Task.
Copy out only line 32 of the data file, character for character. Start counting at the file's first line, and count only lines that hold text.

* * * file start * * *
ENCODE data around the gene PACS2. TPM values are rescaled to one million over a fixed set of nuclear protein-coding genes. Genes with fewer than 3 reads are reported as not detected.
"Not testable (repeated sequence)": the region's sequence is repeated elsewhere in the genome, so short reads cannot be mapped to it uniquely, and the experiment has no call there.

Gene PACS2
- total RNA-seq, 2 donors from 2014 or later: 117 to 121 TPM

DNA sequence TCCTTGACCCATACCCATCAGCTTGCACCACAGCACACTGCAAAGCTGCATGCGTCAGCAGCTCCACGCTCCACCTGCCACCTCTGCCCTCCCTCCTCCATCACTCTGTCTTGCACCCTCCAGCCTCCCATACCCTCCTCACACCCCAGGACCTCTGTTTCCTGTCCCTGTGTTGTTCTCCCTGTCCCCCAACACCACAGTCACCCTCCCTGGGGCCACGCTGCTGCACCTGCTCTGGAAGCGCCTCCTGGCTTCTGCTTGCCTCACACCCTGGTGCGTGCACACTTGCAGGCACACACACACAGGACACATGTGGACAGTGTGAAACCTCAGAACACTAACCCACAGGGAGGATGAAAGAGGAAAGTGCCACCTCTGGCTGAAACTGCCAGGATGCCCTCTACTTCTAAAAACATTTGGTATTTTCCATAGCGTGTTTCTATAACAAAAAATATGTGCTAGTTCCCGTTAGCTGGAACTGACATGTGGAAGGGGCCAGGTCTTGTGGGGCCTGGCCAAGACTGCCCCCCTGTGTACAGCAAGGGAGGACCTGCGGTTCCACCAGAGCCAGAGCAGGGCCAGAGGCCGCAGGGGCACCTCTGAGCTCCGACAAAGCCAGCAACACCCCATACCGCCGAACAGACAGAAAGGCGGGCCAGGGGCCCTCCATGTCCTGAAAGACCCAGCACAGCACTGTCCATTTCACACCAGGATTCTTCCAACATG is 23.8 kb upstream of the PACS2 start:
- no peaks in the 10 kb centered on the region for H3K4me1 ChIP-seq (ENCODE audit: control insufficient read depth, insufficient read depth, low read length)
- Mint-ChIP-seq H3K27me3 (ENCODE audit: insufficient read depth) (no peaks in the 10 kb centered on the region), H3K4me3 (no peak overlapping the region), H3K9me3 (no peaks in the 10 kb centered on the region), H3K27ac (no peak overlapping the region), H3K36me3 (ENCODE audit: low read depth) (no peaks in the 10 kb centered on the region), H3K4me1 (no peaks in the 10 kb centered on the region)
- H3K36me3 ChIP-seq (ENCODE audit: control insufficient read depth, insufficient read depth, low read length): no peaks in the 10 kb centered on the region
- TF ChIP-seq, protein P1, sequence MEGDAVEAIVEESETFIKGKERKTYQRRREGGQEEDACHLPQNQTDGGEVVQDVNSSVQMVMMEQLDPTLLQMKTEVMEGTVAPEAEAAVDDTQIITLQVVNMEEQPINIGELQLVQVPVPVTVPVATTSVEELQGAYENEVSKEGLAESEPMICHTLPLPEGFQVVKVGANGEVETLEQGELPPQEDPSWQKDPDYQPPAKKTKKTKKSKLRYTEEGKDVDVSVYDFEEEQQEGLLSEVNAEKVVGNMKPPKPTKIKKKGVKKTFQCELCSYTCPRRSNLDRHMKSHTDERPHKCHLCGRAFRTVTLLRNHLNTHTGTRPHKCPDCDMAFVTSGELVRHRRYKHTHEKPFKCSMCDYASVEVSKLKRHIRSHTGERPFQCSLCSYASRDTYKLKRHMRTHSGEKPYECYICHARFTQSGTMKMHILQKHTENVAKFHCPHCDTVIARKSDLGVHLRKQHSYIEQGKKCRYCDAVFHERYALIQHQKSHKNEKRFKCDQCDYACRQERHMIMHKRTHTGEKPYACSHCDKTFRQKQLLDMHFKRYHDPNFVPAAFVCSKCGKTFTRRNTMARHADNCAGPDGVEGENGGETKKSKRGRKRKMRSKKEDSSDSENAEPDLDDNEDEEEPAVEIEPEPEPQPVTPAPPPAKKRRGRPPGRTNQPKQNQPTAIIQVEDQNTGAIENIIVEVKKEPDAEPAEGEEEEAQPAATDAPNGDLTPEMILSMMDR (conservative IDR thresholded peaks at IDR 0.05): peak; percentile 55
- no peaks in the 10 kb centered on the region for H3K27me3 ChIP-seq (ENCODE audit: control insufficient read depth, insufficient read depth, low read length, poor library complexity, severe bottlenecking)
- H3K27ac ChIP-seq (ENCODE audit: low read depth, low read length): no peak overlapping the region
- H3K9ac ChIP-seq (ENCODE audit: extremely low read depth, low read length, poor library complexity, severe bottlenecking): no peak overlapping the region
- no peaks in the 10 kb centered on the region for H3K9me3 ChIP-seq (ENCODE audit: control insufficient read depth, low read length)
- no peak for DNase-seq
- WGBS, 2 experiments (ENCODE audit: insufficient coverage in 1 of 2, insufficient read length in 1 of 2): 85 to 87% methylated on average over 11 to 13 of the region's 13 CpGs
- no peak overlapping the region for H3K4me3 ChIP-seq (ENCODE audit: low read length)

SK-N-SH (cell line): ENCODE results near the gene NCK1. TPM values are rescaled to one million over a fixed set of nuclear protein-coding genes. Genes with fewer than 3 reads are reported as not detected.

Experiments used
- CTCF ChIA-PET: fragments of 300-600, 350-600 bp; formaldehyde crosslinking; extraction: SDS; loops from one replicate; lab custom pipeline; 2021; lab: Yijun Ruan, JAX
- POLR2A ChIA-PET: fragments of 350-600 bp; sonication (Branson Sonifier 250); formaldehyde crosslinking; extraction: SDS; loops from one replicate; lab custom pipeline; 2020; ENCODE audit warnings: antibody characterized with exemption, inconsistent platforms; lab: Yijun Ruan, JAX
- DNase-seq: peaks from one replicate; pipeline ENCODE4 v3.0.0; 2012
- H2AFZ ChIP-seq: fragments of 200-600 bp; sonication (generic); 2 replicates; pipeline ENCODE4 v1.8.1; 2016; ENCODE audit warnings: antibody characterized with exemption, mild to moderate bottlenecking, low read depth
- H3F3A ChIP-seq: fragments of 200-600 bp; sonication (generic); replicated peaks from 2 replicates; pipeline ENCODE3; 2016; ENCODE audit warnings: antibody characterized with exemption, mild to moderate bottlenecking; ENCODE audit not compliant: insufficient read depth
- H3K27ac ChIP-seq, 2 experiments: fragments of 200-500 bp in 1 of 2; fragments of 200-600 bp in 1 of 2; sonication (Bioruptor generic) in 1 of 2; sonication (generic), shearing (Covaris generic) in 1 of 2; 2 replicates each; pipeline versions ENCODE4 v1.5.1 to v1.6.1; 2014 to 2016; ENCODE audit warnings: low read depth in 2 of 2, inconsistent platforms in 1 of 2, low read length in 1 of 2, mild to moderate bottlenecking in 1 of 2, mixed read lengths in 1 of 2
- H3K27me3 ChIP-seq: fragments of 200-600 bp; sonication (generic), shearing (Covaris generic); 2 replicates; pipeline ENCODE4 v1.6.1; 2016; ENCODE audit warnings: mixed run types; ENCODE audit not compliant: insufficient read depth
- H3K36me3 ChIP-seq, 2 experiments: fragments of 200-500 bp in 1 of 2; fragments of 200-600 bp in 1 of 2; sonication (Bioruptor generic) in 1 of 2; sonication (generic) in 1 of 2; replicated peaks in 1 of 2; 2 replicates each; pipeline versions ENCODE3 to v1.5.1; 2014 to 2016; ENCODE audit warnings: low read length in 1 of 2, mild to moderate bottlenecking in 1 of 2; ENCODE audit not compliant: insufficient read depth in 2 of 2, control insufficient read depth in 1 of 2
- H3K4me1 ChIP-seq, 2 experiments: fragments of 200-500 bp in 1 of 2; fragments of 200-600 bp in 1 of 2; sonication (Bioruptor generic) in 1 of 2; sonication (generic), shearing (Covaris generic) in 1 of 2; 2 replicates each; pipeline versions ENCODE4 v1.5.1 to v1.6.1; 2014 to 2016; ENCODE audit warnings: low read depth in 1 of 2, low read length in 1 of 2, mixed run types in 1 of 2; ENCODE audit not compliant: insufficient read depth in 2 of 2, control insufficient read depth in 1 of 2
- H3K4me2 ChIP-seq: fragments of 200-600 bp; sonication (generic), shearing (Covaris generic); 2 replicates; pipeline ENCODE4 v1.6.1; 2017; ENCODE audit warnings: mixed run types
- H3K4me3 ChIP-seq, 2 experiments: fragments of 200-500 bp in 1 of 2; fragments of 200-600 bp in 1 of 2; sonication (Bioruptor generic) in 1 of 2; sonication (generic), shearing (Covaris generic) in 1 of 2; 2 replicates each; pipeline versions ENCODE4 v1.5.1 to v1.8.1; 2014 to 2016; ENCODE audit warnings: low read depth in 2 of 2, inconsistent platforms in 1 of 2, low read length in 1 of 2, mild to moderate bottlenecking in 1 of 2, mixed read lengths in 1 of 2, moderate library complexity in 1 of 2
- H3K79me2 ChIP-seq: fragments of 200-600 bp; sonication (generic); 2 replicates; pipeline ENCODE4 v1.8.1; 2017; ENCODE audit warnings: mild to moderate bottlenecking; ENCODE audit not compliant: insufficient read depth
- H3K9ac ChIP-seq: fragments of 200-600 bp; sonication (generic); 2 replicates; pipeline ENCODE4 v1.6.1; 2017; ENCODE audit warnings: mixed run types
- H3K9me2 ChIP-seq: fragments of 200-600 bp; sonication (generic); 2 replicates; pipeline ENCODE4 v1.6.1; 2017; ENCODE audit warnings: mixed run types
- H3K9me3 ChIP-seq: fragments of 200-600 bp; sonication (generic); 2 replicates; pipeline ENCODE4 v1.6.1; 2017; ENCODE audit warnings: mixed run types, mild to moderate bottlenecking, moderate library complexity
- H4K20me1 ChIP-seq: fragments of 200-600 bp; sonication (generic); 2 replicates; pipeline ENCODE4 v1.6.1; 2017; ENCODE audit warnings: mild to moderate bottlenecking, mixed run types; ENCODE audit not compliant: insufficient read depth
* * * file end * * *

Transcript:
- H3K9me2 ChIP-seq: fragments of 200-600 bp; sonication (generic); 2 replicates; pipeline ENCODE4 v1.6.1; 2017; ENCODE audit warnings: mixed run types